When to decide between fatigue and CLL

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A 71-year-old male presents to your ED with a temperature of 99.7F and extreme fatigue. The triage nurse makes him an ESI 3 with concern for an infection. Your medical student picks up the case and finds a small rash made of some mildly erythematous plaques on his chest which Mr. Jones states do not hurt or itch. He denies any prior medical history or comorbidities. As you proceed to examine him, you quickly realize the student did not notice mild edema to Mr. Jones’ hands.

Additionally, he flinches when you place your hands on his abdomen over his LUQ. Your student tells you that she has never palpated a spleen before, but is sure she can feel his. Something about his presentation is telling you that this is not typical fatigue, so you decide to order further tests. The CBC comes back with a WBC of 42,000, but with 62% lymphocytes. It is after midnight and there is no hematologist on call. How would you proceed?


Although fatigue in older adults is common and can be associated with occult infection, electrolyte abnormalities, chronic pulmonary disease, acute cardiac pathology and deconditioning, the localized hand edema and splenomegaly are somewhat atypical for a fatigue presentation. Given this concern, in addition to the typical differential of fatigue, Chronic Lymphocytic Leukemia (CLL) should also be considered.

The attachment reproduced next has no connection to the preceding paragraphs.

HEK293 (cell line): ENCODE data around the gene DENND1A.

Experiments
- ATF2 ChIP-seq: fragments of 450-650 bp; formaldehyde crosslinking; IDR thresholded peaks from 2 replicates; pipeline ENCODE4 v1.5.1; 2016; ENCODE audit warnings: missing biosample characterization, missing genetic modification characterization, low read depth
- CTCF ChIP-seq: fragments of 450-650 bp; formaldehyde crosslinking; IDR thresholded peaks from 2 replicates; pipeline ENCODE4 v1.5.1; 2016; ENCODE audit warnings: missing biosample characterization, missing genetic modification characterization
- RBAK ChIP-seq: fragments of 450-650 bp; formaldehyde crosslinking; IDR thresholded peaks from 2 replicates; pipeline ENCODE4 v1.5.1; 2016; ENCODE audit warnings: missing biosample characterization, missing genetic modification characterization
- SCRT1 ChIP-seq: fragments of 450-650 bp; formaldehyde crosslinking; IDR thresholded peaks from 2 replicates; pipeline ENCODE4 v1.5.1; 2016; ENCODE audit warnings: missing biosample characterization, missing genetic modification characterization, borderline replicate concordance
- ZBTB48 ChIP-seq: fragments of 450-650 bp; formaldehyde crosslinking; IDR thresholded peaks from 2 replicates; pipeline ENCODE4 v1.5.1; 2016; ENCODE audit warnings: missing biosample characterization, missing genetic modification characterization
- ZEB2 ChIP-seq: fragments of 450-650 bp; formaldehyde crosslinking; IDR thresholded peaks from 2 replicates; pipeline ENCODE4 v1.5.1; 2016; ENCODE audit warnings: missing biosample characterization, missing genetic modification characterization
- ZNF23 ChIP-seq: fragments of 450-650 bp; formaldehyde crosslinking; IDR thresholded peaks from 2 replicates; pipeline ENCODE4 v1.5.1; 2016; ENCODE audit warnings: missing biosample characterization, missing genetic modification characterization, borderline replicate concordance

CLL is primarily a disease of the older population, as >70% of patients diagnosed are over the age of 65 (Woyach, 2017). Caused by a systemic accumulation of abnormal CD5+ B-lymphocytes, CLL begins in the bone marrow and eventually spreads to secondary lymphoid organs such as the spleen and lymph nodes (O’Reilly, 2018).

The disease classically presents with few overt symptoms and is diagnosed based on serial blood examinations showing >5,000 B lymphocytes/µL for three months. It is possible for some cases of CLL to present acutely, mimicking other much more common infectious illnesses.


Approximately 20,000 new cases of CLL are diagnosed annually and can present with broad symptoms such as edematous infiltrates in the hands, feet and face, unintentional weight loss of >10% in the previous six months, mild fevers, night sweats, extreme fatigue, lymphadenopathy, organomegaly and variable rashes including plaques, papules and ulcers. In the case of Mr. Jones, his borderline fever, hand edema, splenomegaly and rash are signs that he may be presenting with some of the acute symptoms of CLL (Siegel, 2018 & Rai, 2018).

Transfusion guidelines for active bleeding in a patient with acute leukemia

(abstracted from Rose-Inman et al, Hematology/Oncology Clinics of North America)

Product Transfusion Guidelines
Platelets Transfuse to platelet count >50,000
Cryoprecipitate Transfuse 10 units if fibrinogen is <125 mg/dL
Packed Red Blood Cells Transfuse for hematocrit <30%
Fresh Frozen Plasma Transfuse to keep INR <2.0